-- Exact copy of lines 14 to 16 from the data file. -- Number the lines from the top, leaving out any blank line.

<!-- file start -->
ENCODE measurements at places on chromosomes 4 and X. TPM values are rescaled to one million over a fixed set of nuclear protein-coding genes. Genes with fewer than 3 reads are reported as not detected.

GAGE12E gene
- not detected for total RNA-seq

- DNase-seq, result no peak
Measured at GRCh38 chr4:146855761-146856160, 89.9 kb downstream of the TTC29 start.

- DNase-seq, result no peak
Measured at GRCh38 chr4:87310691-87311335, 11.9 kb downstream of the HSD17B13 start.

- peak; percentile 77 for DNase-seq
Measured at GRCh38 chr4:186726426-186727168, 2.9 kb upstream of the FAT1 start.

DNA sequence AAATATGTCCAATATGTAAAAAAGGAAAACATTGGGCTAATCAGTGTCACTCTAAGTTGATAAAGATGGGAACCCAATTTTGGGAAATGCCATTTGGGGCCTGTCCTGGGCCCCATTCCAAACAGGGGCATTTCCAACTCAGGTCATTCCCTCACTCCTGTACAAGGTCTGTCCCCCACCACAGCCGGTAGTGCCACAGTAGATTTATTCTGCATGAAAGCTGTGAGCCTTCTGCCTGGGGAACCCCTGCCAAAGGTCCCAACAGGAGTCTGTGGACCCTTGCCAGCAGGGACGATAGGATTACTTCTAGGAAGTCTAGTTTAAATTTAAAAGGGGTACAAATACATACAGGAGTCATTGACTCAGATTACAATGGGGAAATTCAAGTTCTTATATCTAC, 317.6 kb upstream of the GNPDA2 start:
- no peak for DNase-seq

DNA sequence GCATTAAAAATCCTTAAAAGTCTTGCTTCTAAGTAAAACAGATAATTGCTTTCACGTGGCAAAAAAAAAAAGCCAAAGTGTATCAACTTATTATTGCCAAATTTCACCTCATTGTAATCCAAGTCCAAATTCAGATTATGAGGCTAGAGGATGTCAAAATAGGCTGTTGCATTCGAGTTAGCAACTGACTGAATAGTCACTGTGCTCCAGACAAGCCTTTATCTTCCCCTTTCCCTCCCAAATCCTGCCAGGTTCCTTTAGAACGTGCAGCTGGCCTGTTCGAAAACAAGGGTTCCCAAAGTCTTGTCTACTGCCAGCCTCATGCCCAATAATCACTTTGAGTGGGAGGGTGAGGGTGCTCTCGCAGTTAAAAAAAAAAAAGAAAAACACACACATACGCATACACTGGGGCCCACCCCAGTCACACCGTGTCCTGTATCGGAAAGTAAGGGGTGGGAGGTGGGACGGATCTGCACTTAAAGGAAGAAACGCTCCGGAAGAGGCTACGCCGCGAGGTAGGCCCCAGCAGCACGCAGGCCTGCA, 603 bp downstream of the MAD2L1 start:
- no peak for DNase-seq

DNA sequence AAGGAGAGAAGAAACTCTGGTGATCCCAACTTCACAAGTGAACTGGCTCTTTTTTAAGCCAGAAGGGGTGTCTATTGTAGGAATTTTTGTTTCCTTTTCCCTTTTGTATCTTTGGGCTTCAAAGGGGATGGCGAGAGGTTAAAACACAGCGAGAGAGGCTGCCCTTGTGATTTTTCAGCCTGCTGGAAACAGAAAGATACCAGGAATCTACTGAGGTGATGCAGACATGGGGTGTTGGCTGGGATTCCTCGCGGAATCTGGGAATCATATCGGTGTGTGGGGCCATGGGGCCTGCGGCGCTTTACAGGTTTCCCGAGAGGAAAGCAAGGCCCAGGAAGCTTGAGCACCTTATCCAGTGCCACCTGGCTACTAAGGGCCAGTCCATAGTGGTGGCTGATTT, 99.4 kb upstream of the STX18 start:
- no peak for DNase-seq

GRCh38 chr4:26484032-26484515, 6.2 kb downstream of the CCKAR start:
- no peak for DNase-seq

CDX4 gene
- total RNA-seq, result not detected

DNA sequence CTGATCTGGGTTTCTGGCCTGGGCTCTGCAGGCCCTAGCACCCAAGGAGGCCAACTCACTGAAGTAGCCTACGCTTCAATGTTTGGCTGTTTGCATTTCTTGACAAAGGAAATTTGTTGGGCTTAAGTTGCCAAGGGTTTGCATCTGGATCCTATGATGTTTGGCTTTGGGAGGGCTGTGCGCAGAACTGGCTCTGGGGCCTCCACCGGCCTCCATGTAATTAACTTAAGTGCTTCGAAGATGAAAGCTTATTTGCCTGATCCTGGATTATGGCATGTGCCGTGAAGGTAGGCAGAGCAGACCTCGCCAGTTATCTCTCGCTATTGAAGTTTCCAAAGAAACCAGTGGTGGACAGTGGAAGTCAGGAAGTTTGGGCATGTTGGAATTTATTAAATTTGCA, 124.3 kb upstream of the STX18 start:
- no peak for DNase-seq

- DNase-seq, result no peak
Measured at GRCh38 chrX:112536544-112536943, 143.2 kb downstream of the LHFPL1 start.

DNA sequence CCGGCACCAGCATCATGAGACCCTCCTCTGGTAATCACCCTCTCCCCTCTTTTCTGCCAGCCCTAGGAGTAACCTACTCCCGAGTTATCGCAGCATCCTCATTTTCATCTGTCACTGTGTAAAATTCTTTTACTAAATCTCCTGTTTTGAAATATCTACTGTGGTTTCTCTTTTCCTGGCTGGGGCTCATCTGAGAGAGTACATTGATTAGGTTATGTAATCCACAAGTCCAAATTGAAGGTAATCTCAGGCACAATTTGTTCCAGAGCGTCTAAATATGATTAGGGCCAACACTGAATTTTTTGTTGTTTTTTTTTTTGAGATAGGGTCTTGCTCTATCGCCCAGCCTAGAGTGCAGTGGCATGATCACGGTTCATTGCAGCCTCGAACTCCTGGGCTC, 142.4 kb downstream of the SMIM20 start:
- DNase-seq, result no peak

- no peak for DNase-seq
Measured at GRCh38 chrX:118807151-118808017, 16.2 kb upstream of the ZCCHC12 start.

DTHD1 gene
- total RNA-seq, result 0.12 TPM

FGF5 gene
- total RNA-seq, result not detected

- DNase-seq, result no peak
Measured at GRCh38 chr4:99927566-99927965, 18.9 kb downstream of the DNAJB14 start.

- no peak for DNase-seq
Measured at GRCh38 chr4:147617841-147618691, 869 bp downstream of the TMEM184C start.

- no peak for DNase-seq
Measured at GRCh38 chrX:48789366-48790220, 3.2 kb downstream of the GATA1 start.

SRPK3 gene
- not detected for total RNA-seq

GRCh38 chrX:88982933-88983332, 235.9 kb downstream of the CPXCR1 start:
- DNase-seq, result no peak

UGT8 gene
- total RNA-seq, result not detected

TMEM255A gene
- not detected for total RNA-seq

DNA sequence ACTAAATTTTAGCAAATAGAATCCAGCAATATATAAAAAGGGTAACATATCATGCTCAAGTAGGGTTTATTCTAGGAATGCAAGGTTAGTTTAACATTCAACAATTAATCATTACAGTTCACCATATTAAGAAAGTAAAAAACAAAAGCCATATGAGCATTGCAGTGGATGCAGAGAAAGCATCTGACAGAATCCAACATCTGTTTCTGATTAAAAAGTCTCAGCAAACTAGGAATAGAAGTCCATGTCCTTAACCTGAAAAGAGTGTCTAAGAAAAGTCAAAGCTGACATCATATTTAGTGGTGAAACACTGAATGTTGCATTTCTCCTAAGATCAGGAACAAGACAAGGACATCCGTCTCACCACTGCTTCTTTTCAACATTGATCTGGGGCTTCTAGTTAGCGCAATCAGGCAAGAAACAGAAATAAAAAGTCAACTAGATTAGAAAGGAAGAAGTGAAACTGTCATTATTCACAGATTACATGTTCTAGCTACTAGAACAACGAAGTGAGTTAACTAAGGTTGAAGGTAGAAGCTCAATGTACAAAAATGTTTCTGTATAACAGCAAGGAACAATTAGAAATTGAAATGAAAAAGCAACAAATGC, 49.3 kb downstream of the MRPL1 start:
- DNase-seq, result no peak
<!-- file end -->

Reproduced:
DNA sequence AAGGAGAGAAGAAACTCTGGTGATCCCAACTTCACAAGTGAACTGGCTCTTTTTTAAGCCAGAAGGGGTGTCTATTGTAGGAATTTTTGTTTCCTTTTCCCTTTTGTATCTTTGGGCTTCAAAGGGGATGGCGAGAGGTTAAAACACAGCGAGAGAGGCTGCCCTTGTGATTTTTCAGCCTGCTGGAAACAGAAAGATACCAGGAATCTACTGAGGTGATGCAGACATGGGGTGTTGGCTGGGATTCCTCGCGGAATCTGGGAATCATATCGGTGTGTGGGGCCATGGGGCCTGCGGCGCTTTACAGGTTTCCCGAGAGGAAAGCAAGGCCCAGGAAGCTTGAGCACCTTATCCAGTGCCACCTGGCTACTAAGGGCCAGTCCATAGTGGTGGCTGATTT, 99.4 kb upstream of the STX18 start:
- no peak for DNase-seq

GRCh38 chr4:26484032-26484515, 6.2 kb downstream of the CCKAR start: